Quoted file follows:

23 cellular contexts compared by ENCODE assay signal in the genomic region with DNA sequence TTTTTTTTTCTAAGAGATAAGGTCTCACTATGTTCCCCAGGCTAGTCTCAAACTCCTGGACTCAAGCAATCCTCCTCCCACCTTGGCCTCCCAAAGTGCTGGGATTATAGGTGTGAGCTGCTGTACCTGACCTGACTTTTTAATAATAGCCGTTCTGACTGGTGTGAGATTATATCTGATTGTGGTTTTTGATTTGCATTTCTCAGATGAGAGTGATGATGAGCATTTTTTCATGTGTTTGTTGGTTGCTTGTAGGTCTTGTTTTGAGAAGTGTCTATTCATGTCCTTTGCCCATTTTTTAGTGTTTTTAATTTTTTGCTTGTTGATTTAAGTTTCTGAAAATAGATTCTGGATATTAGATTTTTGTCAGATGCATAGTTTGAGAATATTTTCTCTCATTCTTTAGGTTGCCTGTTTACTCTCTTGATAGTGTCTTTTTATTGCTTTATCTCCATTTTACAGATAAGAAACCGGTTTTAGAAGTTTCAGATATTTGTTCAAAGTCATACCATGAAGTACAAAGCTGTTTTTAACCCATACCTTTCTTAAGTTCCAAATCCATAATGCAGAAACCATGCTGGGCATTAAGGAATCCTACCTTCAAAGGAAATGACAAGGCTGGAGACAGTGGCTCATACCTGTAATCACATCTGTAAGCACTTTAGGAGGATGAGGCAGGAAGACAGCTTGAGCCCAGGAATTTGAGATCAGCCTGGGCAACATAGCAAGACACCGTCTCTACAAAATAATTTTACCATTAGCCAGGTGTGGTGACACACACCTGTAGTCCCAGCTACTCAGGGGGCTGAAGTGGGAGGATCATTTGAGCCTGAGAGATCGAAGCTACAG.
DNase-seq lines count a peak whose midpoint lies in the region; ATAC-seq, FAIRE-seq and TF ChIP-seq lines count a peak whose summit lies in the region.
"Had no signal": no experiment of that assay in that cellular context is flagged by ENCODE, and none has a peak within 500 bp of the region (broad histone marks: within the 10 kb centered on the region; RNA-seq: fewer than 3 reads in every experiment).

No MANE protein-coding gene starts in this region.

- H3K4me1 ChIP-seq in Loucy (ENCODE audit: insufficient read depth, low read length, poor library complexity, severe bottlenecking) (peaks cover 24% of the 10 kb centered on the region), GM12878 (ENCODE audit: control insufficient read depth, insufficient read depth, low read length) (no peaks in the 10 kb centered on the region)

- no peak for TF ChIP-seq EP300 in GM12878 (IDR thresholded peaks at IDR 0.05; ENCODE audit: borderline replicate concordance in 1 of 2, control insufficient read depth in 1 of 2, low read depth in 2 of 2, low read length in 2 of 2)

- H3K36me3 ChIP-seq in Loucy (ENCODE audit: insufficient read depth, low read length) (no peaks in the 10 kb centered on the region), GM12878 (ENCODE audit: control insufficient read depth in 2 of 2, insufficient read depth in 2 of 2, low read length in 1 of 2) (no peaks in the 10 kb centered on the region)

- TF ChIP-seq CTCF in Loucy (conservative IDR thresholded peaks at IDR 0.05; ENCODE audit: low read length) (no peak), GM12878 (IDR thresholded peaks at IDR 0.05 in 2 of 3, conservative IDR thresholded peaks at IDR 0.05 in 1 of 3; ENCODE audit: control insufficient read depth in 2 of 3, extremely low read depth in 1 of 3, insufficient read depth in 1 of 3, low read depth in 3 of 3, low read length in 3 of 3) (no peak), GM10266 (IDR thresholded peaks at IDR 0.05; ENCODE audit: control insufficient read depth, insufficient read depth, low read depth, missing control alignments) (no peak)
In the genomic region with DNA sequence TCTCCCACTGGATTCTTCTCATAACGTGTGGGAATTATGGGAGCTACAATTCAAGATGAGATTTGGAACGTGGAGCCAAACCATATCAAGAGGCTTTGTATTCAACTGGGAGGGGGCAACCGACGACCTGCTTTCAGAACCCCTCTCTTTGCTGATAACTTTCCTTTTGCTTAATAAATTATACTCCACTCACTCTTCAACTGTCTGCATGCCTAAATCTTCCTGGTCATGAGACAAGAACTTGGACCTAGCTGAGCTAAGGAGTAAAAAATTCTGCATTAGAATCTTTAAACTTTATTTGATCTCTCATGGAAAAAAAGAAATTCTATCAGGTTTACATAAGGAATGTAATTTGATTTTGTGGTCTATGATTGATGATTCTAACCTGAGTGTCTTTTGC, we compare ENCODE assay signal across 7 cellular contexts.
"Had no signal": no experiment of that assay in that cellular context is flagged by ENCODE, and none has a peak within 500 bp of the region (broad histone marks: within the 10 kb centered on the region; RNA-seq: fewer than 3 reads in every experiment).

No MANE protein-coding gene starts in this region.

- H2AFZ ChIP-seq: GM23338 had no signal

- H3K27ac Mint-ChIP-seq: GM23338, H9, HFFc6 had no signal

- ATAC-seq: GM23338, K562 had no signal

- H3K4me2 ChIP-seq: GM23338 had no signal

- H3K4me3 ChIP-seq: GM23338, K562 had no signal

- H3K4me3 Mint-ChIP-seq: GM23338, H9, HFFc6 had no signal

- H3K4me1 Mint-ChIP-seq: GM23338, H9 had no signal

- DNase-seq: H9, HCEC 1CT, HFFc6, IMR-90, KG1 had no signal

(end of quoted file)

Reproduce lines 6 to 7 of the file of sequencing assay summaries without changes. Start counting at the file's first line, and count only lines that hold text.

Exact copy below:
- no peak for TF ChIP-seq EP300 in GM12878 (IDR thresholded peaks at IDR 0.05; ENCODE audit: borderline replicate concordance in 1 of 2, control insufficient read depth in 1 of 2, low read depth in 2 of 2, low read length in 2 of 2)

- H3K36me3 ChIP-seq in Loucy (ENCODE audit: insufficient read depth, low read length) (no peaks in the 10 kb centered on the region), GM12878 (ENCODE audit: control insufficient read depth in 2 of 2, insufficient read depth in 2 of 2, low read length in 1 of 2) (no peaks in the 10 kb centered on the region)